Suckling Pig Porchetta with Fennel Pollen/Flowers

Suckling Pig Porchetta


Porchetta is a dish that originates from Ariccia (Lazio, Rome). It consists of a log of rolled pork flavoured with garlic, rosemary, and black pepper, roasted over wood for many hours and is one of the dishes selected by the Italian Ministry of Agriculture, Food and Forestry Policy as a prodotto agroalimentare tradizionale. This means that only Porchetta made in Ariccia, following the process outlined by the Ministry, can be legally called Porchetta di Ariccia IGP. These processes include only the use of hand deboned female pigs, as well as being cooked in a stainless steel tube between 160° and 280° C for 3 to 6 hours. Porchetta can be found all over Italy and is often served as street food at celebratory events, with entire pigs being roasted over open fires at festivals. There is even a festival held in Ariccia called the Sagra della Porchetta di Ariccia held every year in its honour. It can also be found served as a stuffing for sandwiches many cafes, even in the US and some places in Europe.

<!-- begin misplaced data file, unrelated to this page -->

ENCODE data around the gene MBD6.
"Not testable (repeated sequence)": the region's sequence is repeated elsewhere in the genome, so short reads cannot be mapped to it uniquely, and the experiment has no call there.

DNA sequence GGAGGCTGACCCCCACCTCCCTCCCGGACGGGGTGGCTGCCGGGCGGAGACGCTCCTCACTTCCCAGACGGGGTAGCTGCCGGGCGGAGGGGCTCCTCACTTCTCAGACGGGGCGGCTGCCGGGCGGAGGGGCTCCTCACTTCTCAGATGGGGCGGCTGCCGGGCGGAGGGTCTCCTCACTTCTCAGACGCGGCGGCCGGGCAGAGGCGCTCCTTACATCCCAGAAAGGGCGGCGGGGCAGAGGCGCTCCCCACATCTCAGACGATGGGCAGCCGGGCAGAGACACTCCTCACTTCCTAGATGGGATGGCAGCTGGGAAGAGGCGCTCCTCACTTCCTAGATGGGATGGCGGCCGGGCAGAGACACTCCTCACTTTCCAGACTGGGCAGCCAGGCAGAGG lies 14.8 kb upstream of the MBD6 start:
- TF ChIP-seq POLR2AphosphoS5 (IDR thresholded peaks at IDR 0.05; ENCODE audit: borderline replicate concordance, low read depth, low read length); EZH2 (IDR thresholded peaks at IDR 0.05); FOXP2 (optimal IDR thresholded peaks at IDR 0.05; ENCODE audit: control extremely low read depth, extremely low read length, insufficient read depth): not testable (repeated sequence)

Whilst the original recipe for Porchetta di Ariccia IGP only calls for garlic, rosemary and black pepper, most people associate the taste of Porchetta with fennel seeds as more often than not, it is added alongside the rest of the original herbs. In fact, the most famous Porchetta shops around Italy tend to use fennel flowers/pollen as an additional spice compared to fennel seeds. As a perennial mediterranean plant, two main varieties of fennel are now cultivated all over the world. The first being Florence fennel, which is the typical fennel plant you see in a supermarket, and the second being the Common fennel, which is not consumed but harvested for its seeds. Like most cultivated agricultural plants, its wild counterpart still exists in nature and it is from these wild plants that fennel pollen/flowers are collected. Very much like saffron, the pollen/flowers are harvested by hand and then laid out to dry in the sun without the aid of machines. This also explains why the price of fennel pollen/flowers as a spice is just as expensive as saffron.